African American Resilience 

Documenting Exclusion & Resilience examines the racial dynamics among property owners in Northern Virginia. In this portion of the website, we locate the experiences of African American property owners in the region within the restrictive context of Northern Virginia’s discriminatory land practices. By geolocating recorded land deeds containing racially restrictive covenants relative to those properties owned by Black residents, this project documents the resilience demonstrated by African American communities across the region.

This project reframes the history of segregation to make visible the ways in which both Black and white residents negotiated housing and place during the suburbanization of Northern Virginia (NOVA).

  • While real estate developers, politicians, and community leaders used federal and local policies such as restrictive covenants, land use zoning, public housing construction, urban renewal, and redlining to bar African Americans from certain neighborhoods, historical documentation reveals Black community members played an active role in shaping their neighborhoods when navigating this discriminatory housing market.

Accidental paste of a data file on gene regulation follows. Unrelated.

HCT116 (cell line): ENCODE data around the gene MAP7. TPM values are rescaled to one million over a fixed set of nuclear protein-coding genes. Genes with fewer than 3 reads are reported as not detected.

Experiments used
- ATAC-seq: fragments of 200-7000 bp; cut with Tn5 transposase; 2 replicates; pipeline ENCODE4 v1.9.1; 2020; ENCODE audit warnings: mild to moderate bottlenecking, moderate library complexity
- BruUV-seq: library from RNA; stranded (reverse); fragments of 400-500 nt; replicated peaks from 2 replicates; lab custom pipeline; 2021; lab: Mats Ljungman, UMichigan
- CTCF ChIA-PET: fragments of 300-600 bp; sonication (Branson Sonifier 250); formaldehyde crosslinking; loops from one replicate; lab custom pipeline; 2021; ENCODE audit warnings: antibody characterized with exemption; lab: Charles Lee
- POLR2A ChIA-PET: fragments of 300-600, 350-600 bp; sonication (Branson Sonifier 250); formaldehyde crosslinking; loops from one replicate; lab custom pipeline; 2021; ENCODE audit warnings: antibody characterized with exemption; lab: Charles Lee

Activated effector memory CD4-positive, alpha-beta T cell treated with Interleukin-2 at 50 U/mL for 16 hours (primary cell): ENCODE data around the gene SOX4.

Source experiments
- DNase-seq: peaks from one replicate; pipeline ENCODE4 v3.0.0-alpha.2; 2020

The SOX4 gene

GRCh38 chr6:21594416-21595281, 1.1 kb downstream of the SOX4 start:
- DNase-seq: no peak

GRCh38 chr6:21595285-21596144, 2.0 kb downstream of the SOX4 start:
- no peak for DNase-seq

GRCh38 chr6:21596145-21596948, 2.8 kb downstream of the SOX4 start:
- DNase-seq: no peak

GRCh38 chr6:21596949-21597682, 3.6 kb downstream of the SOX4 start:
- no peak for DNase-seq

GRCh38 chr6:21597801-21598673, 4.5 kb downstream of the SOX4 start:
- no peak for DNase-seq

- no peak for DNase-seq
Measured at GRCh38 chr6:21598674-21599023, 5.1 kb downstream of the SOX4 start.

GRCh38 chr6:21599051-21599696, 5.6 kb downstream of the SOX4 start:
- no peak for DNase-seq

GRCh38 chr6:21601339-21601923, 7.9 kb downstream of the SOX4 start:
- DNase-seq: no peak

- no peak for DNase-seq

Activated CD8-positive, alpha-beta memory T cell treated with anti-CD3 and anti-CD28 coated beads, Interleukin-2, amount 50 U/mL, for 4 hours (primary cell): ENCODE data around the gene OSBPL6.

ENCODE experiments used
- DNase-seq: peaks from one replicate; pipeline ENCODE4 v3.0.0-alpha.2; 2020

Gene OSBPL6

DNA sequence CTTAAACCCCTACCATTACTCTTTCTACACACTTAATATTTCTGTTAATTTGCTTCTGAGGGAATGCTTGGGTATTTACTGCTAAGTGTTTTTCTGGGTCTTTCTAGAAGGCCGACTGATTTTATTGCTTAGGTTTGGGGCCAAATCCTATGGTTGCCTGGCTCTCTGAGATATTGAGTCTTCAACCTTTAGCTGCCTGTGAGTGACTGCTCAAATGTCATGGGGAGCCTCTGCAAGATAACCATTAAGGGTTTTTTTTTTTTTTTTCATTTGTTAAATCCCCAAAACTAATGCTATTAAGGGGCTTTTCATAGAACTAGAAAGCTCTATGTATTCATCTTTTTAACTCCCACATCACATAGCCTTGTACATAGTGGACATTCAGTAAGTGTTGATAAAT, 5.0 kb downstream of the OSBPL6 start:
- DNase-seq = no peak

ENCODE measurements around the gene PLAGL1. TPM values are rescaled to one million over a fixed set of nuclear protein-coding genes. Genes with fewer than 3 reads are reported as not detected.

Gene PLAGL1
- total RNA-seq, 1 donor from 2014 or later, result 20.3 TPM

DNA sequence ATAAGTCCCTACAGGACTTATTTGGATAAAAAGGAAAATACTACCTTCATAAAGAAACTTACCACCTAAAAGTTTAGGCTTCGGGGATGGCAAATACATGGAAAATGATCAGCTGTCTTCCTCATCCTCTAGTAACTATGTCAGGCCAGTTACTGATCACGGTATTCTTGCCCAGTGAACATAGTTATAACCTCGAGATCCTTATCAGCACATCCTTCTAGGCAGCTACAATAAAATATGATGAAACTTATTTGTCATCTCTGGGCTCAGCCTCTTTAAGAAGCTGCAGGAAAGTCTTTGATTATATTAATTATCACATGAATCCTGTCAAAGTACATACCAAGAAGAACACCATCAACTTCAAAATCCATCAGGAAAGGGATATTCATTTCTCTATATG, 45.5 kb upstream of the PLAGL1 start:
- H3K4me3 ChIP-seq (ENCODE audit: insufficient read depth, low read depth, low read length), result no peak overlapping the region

• Given the slow and uneven process of removing exclusionary barriers, African Americans leveraged available resources to assure housing access well into the late 1960s when the Fair Housing Act (1968) provided some redress.

Mapping Black property ownership relative to racially restrictive covenants creates a “usable past”  that can inform current conversations about housing access. 

  • Historical amnesia about the actual choices of Black homeowners has often led to uninformed debates about housing patterns and accessibility that obscure how larger structural obstacles of the past shape present opportunities.

  • Reframing the conversation on the history of housing moves discussions beyond the realm of memory, which plays to priorities in contemporary debates, including what is considered important and what is forgotten or overlooked.

  • Although the past provides a context for the present, covenants are just one of many tools that restricted the options available to marginalized communities. As such, it is important not to simply assert a causal relationship between past racist practices and current housing problems.